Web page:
The Bear – ISFJ

On the outside, the quiet, shy Bears have a strong resemblance to the gentle Butterflies. However, whereas the Butterflies’ “never says no” mentality derives from their easygoing nature, the Bears’ tendency to go with the flow is driven by loyalty to their loved ones. Make no mistake, Bears have a strong backbone; one which they will readily display if they or their loved ones are in danger—in a Bear’s mind, the latter is more important—or if a value they hold dearly is being challenged.

The Bodyguard

George HW Bush

Whose life would be on my hands as the commander-in-chief because I, unilaterally, went beyond the international law, went beyond the stated mission, and said we’re going to show we’re macho? We’re going into Baghdad. We’re going to be an occupying power — America in an Arab land — with no allies at our side. It would have been disastrous. We don’t measure the size of our victory by how many innocent kids are running away…

– George H.W. Bush

Like their SJ siblings, the Elephants, Bears hold family and friends as their top priority. Unlike the Elephants, however, who focus on creating a pleasant space where all can live in comfort, Bears seek to ensure the protection and security of those fortunate people who have been allowed into their inner circle. Bears are stalwart defenders; once their trust has been gained, their loyalty to whomever they love and/or serve is as solid as the Rock of Gibraltar. They are commonly described as being “kind”, and while this is incredibly accurate, it would be wise to not let that description lull you into thinking that Bears are complete pushovers. They are capable of exhibiting tremendous force on behalf of others, and on those occasions where Bears go overboard with their protective zeal, their behavior can be borderline vicious. Fortunately, moments like that are not only rare, but fleeting, as Bears will quickly revert back to their customary, gentle persona, often riddling themselves with guilt over crossing the line.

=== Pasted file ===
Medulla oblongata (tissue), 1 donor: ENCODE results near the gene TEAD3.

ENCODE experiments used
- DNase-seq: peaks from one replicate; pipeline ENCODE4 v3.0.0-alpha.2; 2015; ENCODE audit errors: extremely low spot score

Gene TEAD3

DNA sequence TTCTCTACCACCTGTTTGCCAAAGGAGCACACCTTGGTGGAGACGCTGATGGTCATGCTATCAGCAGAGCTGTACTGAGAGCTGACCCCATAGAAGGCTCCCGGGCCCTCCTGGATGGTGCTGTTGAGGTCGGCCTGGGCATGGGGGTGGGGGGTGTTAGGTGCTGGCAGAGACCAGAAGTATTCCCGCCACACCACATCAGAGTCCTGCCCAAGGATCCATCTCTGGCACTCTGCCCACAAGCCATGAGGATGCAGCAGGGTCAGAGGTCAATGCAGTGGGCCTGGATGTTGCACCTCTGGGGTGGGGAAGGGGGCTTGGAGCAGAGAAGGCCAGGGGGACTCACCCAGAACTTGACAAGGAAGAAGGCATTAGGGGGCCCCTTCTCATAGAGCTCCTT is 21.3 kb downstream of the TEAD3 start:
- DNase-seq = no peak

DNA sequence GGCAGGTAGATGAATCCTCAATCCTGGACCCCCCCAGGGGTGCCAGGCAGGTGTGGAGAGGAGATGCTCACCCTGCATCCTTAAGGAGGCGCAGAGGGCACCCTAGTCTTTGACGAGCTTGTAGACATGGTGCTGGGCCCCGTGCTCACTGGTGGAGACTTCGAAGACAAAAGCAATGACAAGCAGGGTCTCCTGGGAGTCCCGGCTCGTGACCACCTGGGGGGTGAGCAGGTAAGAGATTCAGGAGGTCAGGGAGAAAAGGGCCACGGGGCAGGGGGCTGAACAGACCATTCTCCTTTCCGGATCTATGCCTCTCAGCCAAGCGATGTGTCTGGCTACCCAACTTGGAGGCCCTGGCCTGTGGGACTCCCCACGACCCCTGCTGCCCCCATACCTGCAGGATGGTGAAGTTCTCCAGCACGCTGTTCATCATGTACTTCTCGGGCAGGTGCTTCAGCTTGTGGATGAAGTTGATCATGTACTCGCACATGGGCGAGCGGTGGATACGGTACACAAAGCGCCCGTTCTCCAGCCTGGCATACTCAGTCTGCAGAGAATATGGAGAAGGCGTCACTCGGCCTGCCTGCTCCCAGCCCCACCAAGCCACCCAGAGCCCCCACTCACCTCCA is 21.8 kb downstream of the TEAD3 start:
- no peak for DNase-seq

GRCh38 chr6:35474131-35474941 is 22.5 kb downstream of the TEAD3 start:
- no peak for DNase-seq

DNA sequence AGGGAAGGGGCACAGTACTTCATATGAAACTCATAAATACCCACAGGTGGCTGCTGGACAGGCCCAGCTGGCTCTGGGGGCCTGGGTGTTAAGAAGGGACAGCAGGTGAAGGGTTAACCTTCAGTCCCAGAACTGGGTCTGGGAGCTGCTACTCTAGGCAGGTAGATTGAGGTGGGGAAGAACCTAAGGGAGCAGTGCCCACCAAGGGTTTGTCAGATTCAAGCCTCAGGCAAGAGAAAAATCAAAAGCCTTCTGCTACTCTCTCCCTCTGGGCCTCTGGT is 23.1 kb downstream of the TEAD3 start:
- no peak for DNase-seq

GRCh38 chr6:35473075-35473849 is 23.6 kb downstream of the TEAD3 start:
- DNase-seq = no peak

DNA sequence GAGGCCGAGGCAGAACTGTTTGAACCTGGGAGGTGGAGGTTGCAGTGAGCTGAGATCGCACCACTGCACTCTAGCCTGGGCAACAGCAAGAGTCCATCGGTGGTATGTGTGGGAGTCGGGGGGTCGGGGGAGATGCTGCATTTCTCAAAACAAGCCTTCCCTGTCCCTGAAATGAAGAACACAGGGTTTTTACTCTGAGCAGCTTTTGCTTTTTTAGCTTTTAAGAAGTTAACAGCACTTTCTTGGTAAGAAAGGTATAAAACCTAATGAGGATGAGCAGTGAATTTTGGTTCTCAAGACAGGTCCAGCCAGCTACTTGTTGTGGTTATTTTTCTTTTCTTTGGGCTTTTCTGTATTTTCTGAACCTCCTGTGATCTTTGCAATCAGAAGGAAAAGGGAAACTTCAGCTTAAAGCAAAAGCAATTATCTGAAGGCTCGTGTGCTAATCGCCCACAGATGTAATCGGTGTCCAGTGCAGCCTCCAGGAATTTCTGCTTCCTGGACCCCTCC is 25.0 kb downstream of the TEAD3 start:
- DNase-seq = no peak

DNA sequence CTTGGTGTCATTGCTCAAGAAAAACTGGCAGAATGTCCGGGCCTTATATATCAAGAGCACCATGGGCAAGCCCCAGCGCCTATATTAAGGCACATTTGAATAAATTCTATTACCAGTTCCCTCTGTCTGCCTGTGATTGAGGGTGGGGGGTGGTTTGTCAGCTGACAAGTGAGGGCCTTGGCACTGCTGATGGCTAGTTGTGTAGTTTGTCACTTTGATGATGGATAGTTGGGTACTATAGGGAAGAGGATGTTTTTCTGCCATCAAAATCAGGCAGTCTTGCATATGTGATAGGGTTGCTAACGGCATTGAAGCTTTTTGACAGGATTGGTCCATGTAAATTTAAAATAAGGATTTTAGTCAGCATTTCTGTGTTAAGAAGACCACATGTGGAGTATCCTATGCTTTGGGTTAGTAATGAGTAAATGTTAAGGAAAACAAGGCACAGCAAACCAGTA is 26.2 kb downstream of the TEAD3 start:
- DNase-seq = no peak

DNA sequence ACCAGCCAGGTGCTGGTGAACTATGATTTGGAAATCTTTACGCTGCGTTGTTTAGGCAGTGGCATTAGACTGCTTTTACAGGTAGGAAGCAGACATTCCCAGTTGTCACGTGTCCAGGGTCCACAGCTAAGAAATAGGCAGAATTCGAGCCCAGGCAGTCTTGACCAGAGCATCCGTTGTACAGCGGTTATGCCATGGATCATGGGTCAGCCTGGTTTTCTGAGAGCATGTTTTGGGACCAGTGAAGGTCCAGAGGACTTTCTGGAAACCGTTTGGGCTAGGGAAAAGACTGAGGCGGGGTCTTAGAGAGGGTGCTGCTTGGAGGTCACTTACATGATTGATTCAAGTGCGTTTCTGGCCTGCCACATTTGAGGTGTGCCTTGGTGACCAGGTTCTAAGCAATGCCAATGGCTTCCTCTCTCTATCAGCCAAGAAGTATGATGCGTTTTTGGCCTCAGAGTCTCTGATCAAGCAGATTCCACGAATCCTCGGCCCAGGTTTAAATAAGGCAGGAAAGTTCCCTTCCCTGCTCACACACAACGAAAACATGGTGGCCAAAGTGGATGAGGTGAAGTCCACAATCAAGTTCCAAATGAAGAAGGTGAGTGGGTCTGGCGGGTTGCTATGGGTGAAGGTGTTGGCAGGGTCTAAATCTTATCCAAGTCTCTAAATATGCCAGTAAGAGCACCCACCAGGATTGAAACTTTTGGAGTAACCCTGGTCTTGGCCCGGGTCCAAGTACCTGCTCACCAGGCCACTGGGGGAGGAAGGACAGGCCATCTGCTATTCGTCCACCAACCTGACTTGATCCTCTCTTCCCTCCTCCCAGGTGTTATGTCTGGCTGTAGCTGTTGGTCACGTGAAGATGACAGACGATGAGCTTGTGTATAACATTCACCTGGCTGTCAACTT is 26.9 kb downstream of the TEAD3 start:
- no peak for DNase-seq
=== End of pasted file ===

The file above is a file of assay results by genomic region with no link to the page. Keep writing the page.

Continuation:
The Humble Servant

** FILE ** Actor Christopher Reeve is shown in a scene from the film "Superman" in this 1978 handout photo.  Reeve, the star of the "Superman" movies whose near-fatal riding accident nine years ago turned him into a worldwide advocate for spinal cord research, died Sunday, Oct. 10, 2004, of heart failure while at his New York home, his publicist said. He was 52. (AP Photo/TMS & C DC Comics Inc., File)

What makes Superman a hero is not that he has power, but that he has the wisdom and the maturity to use the power wisely. From an acting point of view, that’s how I approached the part.

– Christopher Reeve

In social situations, the humble Bears are always conscious about not throwing their weight around. Quiet by nature but sharing the community-minded traits of their fellow Gatherers, Bears are moderately social; they enjoy being around others as long as the interaction is harmonious and peaceful. In environments like these, where Bears feel safe and loved, it’s not unusual to see the normally reserved Bears become quite talkative, with their opinions being expressed in the nicest and least-threatening manner—unless, of course, they’re standing up for someone else.